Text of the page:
Active vit B12: Deficient:<34 pg/ml, Sufficient:34–223 pg/ml, High:>223 pg/ml.

Total vit B12: Deficient:<300 pg/ml, Sufficient:300–946 pg/ml, High:>946 pg/ml.

Homocysteine: Deficient:<4 µmol/L, Sufficient:4–15 µmol/L, High:>15 µmol/L.


There were 55% males with a mean age 54.43 ± 11.09 years and 45% females with a mean age 51.11 ± 9.48 years in this study. 59% of the total participants showed vit B12 deficiency (185 ± 64.62 pg/ml), 18% showed hyper-cobalaminemia (1666.9 ± 367.13 pg/ml) and 23% showed vit B12 sufficiency (492.30 ± 198.68 pg/ml) based on their total vit B12 concentrations. On the contrary, active vit B12 concentration demonstrated only 17% patients were deficient (19.81 ± 7.48 pg/ml), 3%with hyper-cobalaminemia (224.14 ± 10pg/ml) and 80% with sufficient vit B12 level (107.70 ± 56.64 pg/ml). Among all the subjects, 24 reported folate deficiencies (3.23 ± 1.04 ng/ml) whereas folate concentration was sufficient (10.77 ± 4.98 ng/ml) in 76% of the total participants. Hyper-homocysteinemia (24.06 ± 11.77 µmol/L) and normo-homocysteinemia (11.87 ± 1.83 µmol/L) were observed in 42% and 58% of the study group participants respectively (Table 1).

Table 1 Demographic & Biochemical characteristics of the study participants

18% (N = 18), 23% (N = 23) and 59% (N = 59) of the total participants were included in group I or high vit B12 group (1666.9 ± 377.7 pg/ml), group II or sufficient vit B12 group (492.3 ± 198.6 pg/ml) and group III or deficient vit B12 group (185 ± 64.6 pg/ml) respectively (Fig. 1). Serum active vit B12 concentrations were measured in each group and results were compared with total vit B12 for assessing hyper-cobalaminemia, vit B12 sufficiency and deficiency (Fig. 1). 83.3% (N = 15 out of 18) participants in group I showed hyper-cobalaminemia with raised total vit B12 concentration (1600 ± 367.59 pg/ml) but their active vit B12 concentration lied (155.01 ± 28.56 pg/ml) within reference range (34–223 pg/ml). Only 3 participants out of 18 (16.6%) showed combined hyper-cobalaminemia with both elevated holo-TC (224.14 ± 10 pg/ml) and total vit B12 concentration (> 2000 pg/ml) in this group. Serum holo-TC (97.93 ± 50.31pg/ml) and total vit B12 (492.3 ± 198.6 pg/ml) test results in group II participants were in complete agreement with each other indicating they had sufficient levels of both total and active vit B12. A shocking disparity in test results was observed in vit B12 deficient group (Group III).71.18% (42 participants out of 59) here had sufficient holo-TC (60 ± 19.5 pg/ml) but reduced total vit B12 (216.38 ± 46.49 pg/ml). Combined vit B12 deficiency with reduced concentrations of both total vit B12 (109 ± 31.31pg/ml) and active vit B12 (19.82 ± 7.49 pg/ml) was observed in only 28.81% (17 participants out of 59) in the vit B12 deficient group. Hyper-homocysteinemia (26.53 ± 16.53µmol/L) was demonstrated in 82.35% (14 participantsout of 17) with combined vit B12 deficiency, whereas normo-homocysteinemia (9.90 ± 1.65 µmol/L) was observed in 17.6% participants (3 out of 17) in group III. True B12 deficiency was further corroborated with hyper-homocysteinemia (26.53 + 16.53 µmol/L) in the patients (Fig. 1)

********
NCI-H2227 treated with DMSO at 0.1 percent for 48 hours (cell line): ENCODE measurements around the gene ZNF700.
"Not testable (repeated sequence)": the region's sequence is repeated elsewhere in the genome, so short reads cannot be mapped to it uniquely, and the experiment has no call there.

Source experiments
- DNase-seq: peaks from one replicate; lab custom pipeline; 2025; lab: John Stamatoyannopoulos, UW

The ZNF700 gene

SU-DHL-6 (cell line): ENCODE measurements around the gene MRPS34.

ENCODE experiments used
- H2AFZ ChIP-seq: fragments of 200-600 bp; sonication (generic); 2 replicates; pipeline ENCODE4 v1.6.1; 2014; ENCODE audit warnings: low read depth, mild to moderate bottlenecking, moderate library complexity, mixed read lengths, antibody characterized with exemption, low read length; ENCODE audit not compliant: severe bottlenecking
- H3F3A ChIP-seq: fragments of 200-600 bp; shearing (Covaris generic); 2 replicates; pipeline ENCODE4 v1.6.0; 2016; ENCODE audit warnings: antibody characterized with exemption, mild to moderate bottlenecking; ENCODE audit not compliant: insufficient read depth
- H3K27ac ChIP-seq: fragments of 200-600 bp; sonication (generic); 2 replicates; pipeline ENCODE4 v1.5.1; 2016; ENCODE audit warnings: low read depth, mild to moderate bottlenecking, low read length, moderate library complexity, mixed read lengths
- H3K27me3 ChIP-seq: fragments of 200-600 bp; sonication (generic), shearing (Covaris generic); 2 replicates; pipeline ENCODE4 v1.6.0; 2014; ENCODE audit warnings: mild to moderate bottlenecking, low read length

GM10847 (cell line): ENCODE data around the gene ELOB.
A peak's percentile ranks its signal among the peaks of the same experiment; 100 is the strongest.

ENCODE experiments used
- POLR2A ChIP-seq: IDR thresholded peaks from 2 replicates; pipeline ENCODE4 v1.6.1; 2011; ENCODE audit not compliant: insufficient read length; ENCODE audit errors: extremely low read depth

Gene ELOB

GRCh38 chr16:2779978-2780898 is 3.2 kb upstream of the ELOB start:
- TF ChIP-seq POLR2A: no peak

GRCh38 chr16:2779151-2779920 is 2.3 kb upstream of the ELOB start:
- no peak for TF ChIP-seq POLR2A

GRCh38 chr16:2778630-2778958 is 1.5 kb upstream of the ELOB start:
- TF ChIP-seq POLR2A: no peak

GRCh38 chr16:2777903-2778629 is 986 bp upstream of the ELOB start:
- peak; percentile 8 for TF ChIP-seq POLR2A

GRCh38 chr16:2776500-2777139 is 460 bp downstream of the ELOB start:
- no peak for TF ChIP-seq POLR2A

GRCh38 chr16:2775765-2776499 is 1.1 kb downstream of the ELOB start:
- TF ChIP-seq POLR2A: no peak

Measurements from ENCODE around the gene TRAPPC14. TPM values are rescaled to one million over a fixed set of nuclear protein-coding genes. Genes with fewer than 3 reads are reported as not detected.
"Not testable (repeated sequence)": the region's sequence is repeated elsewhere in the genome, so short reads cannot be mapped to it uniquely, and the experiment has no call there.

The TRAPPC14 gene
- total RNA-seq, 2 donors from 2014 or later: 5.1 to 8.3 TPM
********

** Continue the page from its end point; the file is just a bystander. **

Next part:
Fig. 1
figure 1

Active B12 concentration in group I (H: High), group II (S: Sufficient) and group III (D: Deficient) participants.

Concordance study with homocysteine showed high sensitivity of active vit B12 than total vit B12 (82.35% vs. 65%) but moderately high specificity was observed (46.6%vs43.8%) between the two. Pearson Correlation study of total vit B12 with active vit B12 indicated a strong positive correlation (r = 0.695, p < 0.01) between total B12 and active B12 (Fig. 2), thereby justifying the comparison of two methods for similar biochemical assessments.